Today, ITL’s Mark Skol talks to Matt Lindsey, who until February was the Eagles’ Scouting Coordinator. Matt worked his way up, starting as an intern in Philly after first working for Nick Saban in personnel at Alabama. Though he worked for the top program in college football, then rose pretty quickly up the ranks for the Eagles, he was the victim of a regime change, as so often happens in the NFL.
Here’s the second edition in our series.
- What is the one thing NFL draft fans don’t understand about the evaluation process, and about how NFL teams scout players, that they should know?
“I think the biggest thing is how much time goes into it and the amount of work leading up to the draft. It goes back a year, two years, and sometimes even three years. An area scout is going to go into a school three times. There’s going to be another guy who goes in there twice, and there’s probably going to be another person who goes to a game. There are hundreds of hours dedicated to a single player taken in the draft regardless if it’s first round, fifth round or undrafted. They are putting in the work, not only to figure out who the player is on the field, but also off the field. I think fans see a 6-foot-5 player who is 250 pounds and had 10 sacks and automatically think he should be a first-round pick. Well, maybe he shouldn’t be. Maybe he doesn’t have the instincts, or the strength, or the explosion that we look for. Maybe he’s bad off of the field. I don’t think your average NFL fan has a full scope of understanding what all goes in to projecting a player in the NFL.”
- We all know the best advice for a young man hoping to play in the NFL is to play his best football this fall. However, as a former scout, what would you tell a young man’s parents?
“The most important thing they can do for their son is to be supportive. Going into their senior year, there is a lot of pressure on them, and they feel like they need to perform. Whether it comes from their coaches, player or parents, there is a lot of pressure on them. After their senior season, they go into all-star games, combines, pro days, and working out for teams, and it’s a very stressful process for the players. The last thing the parents should do is add stress to that. We see that a lot of times when a family is more of a drain on the player than actually helping the player. The most important thing for the parents is to be supportive, to be the rock for the player and not add stress to what’s already a stressful process for them.”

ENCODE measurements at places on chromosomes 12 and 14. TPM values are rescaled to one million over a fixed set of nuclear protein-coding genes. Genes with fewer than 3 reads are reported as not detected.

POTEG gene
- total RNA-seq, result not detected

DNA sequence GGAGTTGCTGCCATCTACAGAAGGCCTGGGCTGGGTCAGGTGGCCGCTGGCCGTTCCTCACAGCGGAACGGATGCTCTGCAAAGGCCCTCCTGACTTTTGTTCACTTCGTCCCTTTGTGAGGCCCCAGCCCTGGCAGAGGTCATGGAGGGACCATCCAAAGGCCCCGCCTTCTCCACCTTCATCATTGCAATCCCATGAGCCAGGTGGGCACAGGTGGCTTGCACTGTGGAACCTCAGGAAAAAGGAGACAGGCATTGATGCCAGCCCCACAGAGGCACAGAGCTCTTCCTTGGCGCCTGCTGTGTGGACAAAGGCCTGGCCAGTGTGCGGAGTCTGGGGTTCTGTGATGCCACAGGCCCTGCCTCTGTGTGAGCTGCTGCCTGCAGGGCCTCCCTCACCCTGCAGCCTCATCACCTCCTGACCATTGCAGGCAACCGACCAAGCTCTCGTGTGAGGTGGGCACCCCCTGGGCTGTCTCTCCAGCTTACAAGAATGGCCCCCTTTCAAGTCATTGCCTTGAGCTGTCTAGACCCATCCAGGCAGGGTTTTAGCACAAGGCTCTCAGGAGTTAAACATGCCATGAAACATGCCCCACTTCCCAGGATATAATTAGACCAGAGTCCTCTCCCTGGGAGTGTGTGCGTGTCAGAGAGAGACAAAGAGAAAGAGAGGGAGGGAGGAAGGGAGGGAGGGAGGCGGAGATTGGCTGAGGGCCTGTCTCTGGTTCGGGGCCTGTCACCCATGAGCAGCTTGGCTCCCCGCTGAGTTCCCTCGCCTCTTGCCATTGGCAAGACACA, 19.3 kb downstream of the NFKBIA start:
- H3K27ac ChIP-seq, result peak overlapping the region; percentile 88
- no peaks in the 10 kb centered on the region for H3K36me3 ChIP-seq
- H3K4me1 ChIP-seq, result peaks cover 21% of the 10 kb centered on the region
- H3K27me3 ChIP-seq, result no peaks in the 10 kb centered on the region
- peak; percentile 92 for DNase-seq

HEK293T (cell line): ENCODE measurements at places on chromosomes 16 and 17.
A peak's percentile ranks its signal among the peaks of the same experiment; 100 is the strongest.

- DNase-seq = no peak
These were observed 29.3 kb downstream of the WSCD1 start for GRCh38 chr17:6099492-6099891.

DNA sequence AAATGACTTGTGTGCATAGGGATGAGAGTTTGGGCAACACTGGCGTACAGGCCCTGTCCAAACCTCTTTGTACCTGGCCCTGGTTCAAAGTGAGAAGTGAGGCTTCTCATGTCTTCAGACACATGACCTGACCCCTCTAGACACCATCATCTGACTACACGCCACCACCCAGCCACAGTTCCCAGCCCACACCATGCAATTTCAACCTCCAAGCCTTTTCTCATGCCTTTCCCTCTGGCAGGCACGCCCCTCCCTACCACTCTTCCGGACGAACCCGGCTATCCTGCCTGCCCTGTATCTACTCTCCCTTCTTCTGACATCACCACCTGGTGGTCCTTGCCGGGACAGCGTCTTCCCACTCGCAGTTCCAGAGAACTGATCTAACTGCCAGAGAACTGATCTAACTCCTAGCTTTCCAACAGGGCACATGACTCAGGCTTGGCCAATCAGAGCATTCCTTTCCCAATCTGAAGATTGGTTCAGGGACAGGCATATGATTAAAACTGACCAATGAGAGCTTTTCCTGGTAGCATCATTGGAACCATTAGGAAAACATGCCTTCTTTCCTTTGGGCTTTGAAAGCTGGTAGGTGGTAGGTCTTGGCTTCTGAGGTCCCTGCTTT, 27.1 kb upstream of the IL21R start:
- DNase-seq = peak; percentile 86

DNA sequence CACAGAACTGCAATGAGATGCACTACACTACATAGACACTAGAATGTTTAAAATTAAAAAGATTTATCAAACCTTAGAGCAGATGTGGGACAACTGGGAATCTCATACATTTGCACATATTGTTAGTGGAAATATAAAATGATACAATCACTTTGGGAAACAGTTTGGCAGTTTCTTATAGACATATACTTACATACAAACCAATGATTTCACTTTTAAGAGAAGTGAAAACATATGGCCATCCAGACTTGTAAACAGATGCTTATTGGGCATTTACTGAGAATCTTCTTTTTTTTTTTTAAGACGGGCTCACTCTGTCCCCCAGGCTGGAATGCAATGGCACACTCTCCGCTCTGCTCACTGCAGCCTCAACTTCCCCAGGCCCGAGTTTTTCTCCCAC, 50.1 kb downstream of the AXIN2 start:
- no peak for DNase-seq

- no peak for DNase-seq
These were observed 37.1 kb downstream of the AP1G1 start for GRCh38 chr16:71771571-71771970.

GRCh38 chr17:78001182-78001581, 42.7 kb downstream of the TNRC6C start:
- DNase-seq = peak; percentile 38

- If a young person asked you how to break into the scouting business, what advice would you have for him?
“The most important thing is to be involved. Find a way to be involved. Your resume should show you have a passion for football, whether it’s coaching high school football or helping out at the college level or finding a way to work for an arena team or whatever it may be. The door is not always open as far as NFL scouting jobs go, but every single person who works at that level did something before that. If you can get involved in some way, then that’s going to go a long way as far as getting your foot in the door somewhere else. For me, I didn’t play college football. I got my foot in the door in the weight room. From there, I worked at football operations and recruiting at a big college, and then I met people and got a chance to go to the NFL at an entry-level job. I think you just have to find a way to get involved and stay involved. It speaks to the person’s passion if you see them being involved with it.”